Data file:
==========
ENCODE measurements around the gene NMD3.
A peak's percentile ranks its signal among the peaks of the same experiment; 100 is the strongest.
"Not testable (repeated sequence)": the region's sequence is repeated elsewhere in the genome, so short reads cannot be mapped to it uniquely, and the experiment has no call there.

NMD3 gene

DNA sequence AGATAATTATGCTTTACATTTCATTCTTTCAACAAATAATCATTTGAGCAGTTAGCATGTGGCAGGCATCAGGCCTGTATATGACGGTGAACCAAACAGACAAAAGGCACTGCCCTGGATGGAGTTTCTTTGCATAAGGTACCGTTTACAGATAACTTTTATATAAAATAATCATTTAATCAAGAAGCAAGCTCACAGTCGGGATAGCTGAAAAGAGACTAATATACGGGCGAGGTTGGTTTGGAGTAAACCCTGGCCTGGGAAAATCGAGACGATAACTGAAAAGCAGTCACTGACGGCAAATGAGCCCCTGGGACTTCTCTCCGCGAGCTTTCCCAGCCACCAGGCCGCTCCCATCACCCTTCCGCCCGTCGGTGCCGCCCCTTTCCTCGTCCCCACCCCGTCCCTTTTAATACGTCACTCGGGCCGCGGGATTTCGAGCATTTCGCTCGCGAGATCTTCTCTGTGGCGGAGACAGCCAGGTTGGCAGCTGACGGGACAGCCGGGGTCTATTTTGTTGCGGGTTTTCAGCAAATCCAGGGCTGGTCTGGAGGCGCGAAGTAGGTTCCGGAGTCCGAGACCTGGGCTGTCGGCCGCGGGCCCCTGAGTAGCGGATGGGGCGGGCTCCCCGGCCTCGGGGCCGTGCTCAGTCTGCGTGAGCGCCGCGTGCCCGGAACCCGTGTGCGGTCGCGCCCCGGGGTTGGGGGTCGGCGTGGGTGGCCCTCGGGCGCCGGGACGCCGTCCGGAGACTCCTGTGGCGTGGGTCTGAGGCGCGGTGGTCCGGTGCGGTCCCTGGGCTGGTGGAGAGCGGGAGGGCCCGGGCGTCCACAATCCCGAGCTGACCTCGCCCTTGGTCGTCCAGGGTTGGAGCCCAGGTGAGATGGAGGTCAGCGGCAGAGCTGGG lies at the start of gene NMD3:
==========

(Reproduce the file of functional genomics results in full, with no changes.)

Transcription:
ENCODE measurements around the gene NMD3.
A peak's percentile ranks its signal among the peaks of the same experiment; 100 is the strongest.
"Not testable (repeated sequence)": the region's sequence is repeated elsewhere in the genome, so short reads cannot be mapped to it uniquely, and the experiment has no call there.

NMD3 gene

DNA sequence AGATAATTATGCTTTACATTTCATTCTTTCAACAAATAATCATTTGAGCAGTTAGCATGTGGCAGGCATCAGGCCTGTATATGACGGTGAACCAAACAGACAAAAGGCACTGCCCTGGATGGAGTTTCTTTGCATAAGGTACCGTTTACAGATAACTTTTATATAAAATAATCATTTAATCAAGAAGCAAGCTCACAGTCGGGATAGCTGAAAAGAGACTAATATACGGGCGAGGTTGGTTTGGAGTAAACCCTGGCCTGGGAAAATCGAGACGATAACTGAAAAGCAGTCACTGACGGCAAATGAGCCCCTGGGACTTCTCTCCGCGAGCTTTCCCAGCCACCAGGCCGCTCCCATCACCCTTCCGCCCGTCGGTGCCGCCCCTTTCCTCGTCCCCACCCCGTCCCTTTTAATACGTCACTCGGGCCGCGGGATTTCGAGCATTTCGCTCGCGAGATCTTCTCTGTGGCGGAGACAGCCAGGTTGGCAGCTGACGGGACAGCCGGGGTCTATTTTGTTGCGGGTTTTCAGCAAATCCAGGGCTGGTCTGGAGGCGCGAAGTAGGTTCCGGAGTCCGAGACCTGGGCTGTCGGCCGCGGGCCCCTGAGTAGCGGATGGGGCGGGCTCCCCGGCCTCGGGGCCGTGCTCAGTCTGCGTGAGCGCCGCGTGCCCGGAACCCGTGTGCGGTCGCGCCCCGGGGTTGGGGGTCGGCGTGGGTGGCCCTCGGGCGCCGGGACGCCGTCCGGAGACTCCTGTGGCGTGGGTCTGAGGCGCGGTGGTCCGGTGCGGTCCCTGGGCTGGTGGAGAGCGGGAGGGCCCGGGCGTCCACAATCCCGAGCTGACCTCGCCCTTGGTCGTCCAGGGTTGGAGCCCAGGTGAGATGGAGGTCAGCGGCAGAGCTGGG lies at the start of gene NMD3: